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“My baby knows how to speed up judges when he needs to”

Recent revelations concerning a Russian oligarch and Russian deputy prime minister demonstrate how friendship, business and politics are intertwined in the Russian state’s influencing operations. RU

Nastya Rybka, the escort/girlfriend of Oleg Deripaska who revealed an important behind-the-scenes meeting between Deripaska and Sergey Prikhodko. Source: Instagram. Over the last 10 days, the Russian reading public’s demand for popcorn has increased sharply. On 8 February, Alexey Navalny’s Anti-Corruption Foundation published a new investigation, and launched a fascinating new soap opera. The investigation is based on the book and the Instagram account of a young woman, Nastya Rybka, who witnessed a meeting between a deputy prime minister, Sergey Prikhodko, and oligarch Oleg Deripaska. The meeting took place on the billionaire’s yacht in August 2016.

Analysing a string of events between Washington DC and Deripaska’s yacht, Navalny concluded that a possible purpose of the meeting was to allegedly discuss bribing members of Donald Trump’s campaign — and secure Russian influence on American public opinion shortly before the US presidential elections. Deripaska was once a client of Paul Manafort, the US lobbyist with Russia ties who ran part of Trump’s presidential campaign. Prikhodko, who has a relatively low profile, answers for the Kremlin’s “foreign portfolio”.

Even before the public had time to enjoy Navalny’s film, however, a sequel began — this one launched by the Russian state. Less than a day after the investigation came out, Roskomnadzor (the Russian government’s media regulator) requested every outlet that published articles relating to the story to remove images and videos from their websites on the pretext of protecting privacy. On the evening of that same day, Roskomnadzor announced that all online information relating to Navalny’s investigation had been included in Russia’s Unified Register of banned websites. Roskomnadzor didn’t only include videos and pictures from Rybka’s Instagram and in the press, but even Navalny’s website in its entirety. On 15 February, Internet providers across Russia started to block Navalny.com. All this was done on the basis of a court ruling that took 10 minutes to make, establishing “interim measures” pending a proper ruling.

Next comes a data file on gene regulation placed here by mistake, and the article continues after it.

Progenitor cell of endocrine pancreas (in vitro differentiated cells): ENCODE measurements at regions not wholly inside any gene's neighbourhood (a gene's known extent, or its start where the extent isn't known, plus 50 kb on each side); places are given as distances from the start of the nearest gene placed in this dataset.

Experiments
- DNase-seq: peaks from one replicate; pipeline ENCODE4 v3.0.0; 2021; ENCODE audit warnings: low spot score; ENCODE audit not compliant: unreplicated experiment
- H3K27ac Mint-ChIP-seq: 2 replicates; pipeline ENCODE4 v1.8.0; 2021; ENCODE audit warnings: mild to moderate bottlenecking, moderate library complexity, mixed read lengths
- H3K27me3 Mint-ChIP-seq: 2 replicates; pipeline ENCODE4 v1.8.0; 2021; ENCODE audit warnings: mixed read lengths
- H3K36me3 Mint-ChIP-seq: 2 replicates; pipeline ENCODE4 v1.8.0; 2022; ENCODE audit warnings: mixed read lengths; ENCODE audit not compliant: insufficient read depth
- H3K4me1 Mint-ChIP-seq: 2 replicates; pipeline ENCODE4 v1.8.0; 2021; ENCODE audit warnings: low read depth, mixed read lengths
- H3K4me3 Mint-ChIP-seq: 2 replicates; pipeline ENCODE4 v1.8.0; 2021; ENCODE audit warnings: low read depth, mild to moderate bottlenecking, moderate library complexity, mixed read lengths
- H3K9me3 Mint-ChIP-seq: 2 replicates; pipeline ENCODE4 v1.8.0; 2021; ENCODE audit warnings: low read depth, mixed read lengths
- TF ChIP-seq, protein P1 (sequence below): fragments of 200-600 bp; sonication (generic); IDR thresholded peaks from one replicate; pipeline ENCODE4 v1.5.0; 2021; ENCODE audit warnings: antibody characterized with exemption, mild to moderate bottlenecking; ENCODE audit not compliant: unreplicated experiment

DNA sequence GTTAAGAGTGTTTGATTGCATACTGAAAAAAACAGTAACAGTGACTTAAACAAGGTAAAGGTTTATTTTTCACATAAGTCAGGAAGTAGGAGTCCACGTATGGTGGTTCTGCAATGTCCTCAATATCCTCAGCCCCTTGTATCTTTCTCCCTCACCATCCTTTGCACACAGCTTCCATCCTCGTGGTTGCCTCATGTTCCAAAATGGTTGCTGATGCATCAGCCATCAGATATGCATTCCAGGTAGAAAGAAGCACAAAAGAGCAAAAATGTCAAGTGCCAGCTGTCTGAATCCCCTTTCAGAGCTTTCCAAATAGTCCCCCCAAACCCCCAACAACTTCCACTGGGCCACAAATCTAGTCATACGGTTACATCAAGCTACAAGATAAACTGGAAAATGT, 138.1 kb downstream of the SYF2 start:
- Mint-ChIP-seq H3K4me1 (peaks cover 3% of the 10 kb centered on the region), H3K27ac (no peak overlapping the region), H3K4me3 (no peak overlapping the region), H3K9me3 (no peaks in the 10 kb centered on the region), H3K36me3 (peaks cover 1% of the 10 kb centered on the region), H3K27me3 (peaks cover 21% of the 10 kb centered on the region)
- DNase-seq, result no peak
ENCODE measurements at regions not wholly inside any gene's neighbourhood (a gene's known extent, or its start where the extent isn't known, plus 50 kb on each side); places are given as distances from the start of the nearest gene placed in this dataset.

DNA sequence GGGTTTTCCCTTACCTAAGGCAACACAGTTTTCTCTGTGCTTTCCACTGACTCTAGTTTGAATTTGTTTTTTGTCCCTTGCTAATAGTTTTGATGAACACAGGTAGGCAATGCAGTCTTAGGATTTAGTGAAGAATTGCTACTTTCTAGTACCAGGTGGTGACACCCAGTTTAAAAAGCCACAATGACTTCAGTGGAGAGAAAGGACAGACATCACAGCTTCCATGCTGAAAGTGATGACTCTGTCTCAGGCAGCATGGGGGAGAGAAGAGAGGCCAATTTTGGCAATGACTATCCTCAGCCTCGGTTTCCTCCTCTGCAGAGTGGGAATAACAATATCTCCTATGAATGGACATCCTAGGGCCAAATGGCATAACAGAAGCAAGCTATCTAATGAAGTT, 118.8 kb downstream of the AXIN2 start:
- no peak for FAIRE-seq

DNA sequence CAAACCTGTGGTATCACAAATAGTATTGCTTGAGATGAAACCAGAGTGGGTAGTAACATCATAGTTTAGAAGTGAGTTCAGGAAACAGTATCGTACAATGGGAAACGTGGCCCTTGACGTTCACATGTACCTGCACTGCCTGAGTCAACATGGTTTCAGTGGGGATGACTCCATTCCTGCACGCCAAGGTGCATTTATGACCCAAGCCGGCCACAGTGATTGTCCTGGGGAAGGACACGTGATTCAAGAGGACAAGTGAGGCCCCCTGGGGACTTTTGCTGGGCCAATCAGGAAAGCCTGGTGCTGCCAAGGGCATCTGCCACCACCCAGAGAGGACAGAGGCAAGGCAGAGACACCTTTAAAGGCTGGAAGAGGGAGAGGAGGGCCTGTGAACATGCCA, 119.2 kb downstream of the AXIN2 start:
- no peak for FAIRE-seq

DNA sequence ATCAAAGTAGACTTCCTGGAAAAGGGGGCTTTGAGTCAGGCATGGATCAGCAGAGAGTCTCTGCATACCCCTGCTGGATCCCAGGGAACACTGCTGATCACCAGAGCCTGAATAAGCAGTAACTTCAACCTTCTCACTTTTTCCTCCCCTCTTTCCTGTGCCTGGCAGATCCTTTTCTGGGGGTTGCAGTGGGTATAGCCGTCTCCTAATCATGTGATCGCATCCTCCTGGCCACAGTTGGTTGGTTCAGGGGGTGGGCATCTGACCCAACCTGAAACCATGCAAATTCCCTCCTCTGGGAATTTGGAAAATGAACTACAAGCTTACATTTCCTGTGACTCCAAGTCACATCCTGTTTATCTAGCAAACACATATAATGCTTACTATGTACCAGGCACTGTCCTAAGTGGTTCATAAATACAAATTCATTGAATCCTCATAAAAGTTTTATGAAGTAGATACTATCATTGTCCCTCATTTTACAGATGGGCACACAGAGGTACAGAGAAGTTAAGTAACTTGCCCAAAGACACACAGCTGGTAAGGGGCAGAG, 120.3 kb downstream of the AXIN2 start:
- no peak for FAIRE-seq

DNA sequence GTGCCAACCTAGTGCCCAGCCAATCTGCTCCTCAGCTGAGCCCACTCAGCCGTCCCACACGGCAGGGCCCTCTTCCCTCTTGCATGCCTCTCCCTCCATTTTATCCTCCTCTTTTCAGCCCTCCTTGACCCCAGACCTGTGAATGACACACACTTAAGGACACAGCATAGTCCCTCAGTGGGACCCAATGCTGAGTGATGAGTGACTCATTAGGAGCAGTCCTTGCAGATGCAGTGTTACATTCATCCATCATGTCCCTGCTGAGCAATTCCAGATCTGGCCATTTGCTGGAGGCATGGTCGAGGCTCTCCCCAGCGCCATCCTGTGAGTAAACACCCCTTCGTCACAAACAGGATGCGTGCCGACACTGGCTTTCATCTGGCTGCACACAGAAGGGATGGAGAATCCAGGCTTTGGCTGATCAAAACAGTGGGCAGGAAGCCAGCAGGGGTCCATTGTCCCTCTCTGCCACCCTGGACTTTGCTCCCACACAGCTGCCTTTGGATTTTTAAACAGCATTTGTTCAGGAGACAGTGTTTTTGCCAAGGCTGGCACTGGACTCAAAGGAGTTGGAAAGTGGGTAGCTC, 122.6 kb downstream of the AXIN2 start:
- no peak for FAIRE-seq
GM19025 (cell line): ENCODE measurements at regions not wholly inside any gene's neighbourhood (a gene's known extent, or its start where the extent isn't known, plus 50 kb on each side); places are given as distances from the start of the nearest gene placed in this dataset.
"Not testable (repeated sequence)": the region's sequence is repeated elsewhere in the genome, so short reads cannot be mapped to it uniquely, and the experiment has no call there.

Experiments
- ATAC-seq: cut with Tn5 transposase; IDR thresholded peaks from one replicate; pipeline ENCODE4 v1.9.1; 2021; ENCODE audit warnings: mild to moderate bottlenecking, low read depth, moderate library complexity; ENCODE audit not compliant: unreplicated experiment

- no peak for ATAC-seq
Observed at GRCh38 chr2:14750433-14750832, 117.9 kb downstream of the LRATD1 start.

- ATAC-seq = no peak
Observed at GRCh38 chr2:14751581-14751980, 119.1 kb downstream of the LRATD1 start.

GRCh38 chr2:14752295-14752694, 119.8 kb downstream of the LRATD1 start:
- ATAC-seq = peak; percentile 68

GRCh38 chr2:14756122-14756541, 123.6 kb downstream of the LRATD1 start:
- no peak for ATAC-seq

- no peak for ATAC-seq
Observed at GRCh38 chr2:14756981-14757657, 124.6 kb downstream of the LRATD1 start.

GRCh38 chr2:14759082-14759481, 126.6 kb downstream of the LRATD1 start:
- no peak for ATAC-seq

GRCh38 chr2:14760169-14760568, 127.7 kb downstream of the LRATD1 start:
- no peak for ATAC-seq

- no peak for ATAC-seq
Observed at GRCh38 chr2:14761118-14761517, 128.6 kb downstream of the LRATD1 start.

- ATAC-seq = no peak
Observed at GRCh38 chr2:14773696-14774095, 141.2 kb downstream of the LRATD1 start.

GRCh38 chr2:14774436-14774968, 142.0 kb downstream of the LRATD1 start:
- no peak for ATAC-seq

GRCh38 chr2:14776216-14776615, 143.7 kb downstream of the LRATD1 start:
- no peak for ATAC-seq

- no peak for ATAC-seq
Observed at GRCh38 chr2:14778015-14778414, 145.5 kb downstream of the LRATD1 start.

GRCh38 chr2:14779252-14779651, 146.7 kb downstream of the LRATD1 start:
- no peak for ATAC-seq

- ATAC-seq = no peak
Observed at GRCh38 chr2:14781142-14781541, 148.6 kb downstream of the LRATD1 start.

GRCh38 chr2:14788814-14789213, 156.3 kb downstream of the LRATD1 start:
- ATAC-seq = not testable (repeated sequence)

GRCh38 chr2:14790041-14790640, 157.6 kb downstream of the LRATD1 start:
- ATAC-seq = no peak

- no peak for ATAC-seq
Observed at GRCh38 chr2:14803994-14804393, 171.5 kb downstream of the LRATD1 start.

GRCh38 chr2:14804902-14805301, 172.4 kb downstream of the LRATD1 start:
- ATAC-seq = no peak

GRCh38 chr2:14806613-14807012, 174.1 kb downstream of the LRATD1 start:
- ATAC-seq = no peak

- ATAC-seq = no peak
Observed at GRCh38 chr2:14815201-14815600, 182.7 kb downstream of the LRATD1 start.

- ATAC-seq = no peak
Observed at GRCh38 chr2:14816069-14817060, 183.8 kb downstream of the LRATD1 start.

Oleg Deripaska and Sergey Prikhodko, August 2016. Source: YouTube. The time between the publication of the investigation and the complete blocking of Navalny’s website was seven days — an unbelievable speed for Russian courts. Here, the Russian state’s power has been used to protect the interests of a public official and an oligarch, and to punish an anti-corruption activist, rather than establishing truth and justice. “After all, my baby knows how to speed up judges when he needs to,” this was Nastya Rybka’s tender comment.

One wonders, what was all this for?

It makes no sense to Deripaska to worry about his reputation in the world and especially in A 2014 letter from Russia's General Prosecutor's office to Transparency International, confirming a 2007 Spanish criminal investigation into Oleg Deripaska for organised crime offences and money laundering. It was passed onto Russian investigators in 2012. According to the letter, the Russian investigation lasted until February 2015.  Russia. He’s been unable to visit the United States since 2006, allegedly due to links with organised crime. The US Financial Crimes Enforcement Network of the Treasury Department (FinCEN) has had a thick file on him since the 1990s, when he was the owner of an aluminium business with Mikhail Chernoy, aka Michael Cherney, a criminal entrepreneur with links to the Izmaylovskaya organised crime syndicate.

There’s also a file on Deripaska in France, where he lobbied in support of an IPO for his Rusal aluminium giant in Paris in 2010. And there’s another file at the office of the Attorney General of Spain, where Deripaska was formerly accused of money laundering.

But the biggest file is, of course, in the Kremlin.

In 2007, fugitive Russian businessman Dschalol Haydarov gave testimony to German investigators in the course of a criminal case against the bosses of the Izmaylovskaya crime syndicate. Haydarov made the following statement to the Stuttgart police:

“One of the partners of Chernoy and Malevsky [one of the bosses of the criminal organisation] was Oleg Deripaska. He was responsible for operations with aluminium. It can be said with confidence that he knew about the murders and the methods of the organisation. Deripaska shared an office with Malevsky, and a joint bank account too.